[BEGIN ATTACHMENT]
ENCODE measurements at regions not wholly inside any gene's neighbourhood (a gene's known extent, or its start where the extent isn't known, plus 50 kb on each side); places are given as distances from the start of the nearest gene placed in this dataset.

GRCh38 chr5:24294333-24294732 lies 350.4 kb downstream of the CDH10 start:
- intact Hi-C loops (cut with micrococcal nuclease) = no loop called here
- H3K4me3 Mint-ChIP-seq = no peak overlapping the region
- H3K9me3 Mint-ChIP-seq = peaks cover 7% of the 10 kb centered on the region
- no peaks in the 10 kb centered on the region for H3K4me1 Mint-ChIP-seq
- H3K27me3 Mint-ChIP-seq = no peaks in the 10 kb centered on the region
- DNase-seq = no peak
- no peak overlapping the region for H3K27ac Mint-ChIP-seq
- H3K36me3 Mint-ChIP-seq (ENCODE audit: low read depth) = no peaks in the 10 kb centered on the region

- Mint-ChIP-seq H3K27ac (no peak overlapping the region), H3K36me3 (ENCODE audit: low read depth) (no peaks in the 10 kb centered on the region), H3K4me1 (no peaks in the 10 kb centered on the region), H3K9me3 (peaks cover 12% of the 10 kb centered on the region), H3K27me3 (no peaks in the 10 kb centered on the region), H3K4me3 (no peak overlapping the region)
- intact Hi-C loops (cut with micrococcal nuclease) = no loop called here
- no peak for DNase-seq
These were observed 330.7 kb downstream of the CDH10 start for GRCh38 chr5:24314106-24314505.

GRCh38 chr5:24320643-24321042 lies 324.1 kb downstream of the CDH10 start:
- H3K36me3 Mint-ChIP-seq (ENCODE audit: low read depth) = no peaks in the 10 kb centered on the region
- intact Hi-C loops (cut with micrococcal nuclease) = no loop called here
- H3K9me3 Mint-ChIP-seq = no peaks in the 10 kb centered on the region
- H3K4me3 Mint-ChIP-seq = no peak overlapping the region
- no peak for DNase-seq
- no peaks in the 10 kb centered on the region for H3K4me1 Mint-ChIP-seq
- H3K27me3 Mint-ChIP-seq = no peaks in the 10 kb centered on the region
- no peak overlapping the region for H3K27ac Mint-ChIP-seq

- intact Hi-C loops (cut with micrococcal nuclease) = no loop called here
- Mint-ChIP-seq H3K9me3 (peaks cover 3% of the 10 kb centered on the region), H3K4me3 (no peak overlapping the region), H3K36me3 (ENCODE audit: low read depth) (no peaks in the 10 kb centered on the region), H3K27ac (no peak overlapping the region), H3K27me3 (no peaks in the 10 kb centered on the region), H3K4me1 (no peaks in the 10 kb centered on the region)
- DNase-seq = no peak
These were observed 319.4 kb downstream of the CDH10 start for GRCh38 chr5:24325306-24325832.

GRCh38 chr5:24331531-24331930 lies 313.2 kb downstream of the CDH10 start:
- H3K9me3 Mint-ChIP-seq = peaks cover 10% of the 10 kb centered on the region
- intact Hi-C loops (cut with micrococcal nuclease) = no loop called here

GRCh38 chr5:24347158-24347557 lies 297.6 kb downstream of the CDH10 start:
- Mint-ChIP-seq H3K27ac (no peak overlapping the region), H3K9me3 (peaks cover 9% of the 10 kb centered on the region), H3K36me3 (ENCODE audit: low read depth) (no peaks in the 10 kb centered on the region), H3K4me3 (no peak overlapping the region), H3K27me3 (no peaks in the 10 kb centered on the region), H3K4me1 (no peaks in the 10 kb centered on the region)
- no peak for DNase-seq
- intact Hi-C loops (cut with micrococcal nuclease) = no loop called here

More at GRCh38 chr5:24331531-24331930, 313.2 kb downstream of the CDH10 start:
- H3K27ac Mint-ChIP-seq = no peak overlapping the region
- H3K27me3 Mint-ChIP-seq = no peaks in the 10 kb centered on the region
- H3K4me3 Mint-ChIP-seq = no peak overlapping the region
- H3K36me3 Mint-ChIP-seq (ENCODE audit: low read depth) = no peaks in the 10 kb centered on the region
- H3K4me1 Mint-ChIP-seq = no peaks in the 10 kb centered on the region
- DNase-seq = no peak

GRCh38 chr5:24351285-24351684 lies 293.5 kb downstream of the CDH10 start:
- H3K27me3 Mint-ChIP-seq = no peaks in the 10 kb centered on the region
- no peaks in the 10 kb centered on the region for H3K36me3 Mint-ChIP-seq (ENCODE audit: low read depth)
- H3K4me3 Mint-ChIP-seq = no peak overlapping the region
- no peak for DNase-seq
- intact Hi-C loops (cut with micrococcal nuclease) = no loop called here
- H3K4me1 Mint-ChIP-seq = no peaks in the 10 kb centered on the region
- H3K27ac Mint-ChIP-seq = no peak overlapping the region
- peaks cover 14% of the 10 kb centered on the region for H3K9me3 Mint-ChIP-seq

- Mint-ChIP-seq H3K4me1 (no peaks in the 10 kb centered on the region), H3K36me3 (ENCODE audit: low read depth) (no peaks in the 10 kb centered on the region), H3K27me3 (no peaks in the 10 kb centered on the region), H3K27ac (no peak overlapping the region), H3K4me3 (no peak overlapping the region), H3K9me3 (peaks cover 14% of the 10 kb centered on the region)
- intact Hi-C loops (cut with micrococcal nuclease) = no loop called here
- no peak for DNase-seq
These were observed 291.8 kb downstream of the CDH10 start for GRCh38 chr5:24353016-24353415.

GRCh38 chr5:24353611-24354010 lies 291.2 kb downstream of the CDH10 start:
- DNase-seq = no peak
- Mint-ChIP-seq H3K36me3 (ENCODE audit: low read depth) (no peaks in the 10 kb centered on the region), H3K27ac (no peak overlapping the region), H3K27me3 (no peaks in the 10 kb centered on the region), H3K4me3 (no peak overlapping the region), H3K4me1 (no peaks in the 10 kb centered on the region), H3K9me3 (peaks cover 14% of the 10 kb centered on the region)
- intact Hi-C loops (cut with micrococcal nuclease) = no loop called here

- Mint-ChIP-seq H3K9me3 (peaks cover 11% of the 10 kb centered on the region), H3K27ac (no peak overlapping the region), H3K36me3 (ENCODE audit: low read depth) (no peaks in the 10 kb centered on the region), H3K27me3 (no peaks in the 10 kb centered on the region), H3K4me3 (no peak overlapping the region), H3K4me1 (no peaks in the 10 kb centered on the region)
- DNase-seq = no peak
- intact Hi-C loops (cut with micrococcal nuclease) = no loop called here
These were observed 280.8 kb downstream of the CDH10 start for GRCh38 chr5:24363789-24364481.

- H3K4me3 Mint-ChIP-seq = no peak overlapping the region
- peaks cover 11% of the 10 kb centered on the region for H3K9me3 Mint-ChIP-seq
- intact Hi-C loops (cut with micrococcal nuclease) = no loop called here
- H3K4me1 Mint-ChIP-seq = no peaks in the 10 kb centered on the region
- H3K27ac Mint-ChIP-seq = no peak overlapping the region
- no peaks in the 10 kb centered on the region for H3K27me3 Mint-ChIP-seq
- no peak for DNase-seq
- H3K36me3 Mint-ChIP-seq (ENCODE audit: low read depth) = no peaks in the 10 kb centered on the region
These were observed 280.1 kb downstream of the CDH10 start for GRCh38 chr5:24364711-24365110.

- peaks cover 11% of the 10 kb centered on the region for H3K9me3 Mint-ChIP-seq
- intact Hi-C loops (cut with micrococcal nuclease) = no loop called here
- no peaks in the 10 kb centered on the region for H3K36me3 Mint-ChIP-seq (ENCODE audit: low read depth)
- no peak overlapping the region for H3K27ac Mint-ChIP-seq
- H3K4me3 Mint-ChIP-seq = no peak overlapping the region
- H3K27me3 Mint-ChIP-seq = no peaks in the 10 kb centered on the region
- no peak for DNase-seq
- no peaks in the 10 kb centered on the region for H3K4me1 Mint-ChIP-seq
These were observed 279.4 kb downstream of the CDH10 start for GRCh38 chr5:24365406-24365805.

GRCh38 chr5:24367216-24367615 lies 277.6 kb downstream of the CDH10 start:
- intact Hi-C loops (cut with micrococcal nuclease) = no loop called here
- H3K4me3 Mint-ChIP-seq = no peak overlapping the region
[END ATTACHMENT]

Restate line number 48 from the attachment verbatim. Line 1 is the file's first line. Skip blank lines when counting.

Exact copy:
- H3K4me1 Mint-ChIP-seq = no peaks in the 10 kb centered on the region